The Financial Conduct Authority (FCA) has imposed requirements on a further three advice firms “seeking to avoid their liabilities under the British Steel Pension Scheme (BSPS) redress scheme”.
The firms were associated with the British Steel Adviser Group and made unsolicited offers to its BSPS clients, which had not yet complained.
- Dudley-based Alpha Financial Services – the firm made offers of £100 ($124, €116) to 100% of its clients;
- Sheffield-based QED Financial Associates Ltd – the firm made offers of £300 to 93% of its clients; and
- Chesterfield-based Harvest Associates Ltd – the firm made offers of either £50 or £200 to 91% of its clients.
The UK regulator said: “We are seriously concerned that these unsolicited settlement offers were not calculated in line with our guidance, and were a deliberate attempt to exclude former BSPS members from the redress scheme.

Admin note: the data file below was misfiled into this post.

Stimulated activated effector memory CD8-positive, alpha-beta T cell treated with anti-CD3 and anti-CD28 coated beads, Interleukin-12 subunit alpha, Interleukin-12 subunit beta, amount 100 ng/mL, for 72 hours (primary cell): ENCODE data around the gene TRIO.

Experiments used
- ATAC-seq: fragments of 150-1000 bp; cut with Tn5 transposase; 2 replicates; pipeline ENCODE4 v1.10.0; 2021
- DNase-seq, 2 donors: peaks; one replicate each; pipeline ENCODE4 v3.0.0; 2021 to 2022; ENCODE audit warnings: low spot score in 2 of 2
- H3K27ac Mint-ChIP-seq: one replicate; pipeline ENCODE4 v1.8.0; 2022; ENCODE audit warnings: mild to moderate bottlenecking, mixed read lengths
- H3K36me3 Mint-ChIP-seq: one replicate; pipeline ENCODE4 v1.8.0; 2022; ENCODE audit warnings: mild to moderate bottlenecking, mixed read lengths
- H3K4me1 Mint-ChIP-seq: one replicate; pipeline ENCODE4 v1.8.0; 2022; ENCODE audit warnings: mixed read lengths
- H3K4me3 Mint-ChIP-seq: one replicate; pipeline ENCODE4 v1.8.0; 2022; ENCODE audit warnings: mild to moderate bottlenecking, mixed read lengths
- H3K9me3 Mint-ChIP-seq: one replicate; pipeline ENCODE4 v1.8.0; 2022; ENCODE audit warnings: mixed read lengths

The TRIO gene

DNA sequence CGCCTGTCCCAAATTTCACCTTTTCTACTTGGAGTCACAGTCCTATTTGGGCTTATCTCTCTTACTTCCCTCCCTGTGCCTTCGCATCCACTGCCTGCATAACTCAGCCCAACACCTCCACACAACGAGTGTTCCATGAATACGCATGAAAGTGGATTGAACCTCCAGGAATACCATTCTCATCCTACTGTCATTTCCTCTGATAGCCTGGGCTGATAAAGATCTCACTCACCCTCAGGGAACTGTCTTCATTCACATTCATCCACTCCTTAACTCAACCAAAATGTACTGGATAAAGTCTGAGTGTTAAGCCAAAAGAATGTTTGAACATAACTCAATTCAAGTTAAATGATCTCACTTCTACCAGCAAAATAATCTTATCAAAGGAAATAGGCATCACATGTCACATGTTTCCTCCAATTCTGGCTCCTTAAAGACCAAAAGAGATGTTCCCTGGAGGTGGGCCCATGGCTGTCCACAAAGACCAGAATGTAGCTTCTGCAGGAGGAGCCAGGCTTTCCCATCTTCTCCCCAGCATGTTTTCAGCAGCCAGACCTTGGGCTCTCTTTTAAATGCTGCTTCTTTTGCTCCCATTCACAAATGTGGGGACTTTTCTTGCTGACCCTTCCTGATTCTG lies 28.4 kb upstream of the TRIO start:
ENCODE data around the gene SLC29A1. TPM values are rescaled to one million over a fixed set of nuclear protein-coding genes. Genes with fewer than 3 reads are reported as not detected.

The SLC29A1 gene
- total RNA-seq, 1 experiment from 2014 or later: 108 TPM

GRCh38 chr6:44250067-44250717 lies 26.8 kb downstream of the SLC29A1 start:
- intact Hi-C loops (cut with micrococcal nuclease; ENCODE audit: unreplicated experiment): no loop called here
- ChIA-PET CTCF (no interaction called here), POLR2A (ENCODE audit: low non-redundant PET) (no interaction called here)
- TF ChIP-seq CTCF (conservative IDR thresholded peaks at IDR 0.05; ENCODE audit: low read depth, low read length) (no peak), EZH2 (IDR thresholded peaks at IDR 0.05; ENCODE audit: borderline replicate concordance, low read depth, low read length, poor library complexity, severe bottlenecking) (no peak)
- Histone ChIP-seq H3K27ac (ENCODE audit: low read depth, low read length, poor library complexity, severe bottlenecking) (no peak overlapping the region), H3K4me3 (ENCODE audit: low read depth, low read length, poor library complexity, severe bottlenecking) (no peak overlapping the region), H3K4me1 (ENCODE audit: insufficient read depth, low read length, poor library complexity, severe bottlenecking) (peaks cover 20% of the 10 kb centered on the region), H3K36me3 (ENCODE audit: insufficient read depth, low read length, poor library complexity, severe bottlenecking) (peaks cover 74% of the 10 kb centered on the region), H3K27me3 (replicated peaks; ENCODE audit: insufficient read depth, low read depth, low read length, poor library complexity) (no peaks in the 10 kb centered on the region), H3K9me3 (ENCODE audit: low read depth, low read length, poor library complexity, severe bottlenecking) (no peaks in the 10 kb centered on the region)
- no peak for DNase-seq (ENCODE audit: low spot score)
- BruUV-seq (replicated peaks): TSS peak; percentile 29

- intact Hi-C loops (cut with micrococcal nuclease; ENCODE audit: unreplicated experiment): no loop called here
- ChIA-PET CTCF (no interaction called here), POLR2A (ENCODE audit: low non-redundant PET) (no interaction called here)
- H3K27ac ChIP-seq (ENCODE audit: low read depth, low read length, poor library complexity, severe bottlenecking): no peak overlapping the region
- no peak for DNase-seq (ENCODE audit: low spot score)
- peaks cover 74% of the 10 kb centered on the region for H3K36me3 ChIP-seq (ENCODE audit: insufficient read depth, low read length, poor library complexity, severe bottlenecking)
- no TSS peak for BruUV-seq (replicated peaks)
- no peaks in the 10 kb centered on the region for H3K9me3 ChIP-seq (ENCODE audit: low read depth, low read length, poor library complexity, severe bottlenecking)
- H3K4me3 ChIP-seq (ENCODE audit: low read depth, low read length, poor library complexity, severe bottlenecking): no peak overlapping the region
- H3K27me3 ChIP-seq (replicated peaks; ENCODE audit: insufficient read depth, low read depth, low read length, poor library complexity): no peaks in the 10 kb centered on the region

All three firms will now be required to ensure that consumers who accepted these unsolicited offers are treated in the same way as customers who did not. This will ensure they receive the appropriate redress they are entitled to, putting them back in the financial position they would have been in at retirement had they stayed in the BSPS.
This comes several months after the FCA imposed similar requirements on Sheffield-based Abbey Lane Financial Associates Limited, Swansea-based Estate Capital Financial Management Limited and David Stock & Co.
“We will continue to take action where we identify this malpractice,” the FCA said.
The FCA’s BSPS offer issue has started since the launch of a redress scheme for ex-BSPS members.
Then, the FCA said it was aware of 15 companies, some part of the British Steel Action Group, that “may be engaging” with ex-BSPS members.
The action group is made up of pension advice firms involved in the British Steel saga, and it launched a legal challenge against the FCA over the set-up of the British Steel redress scheme. Recently, the group withdrew its legal action several months later.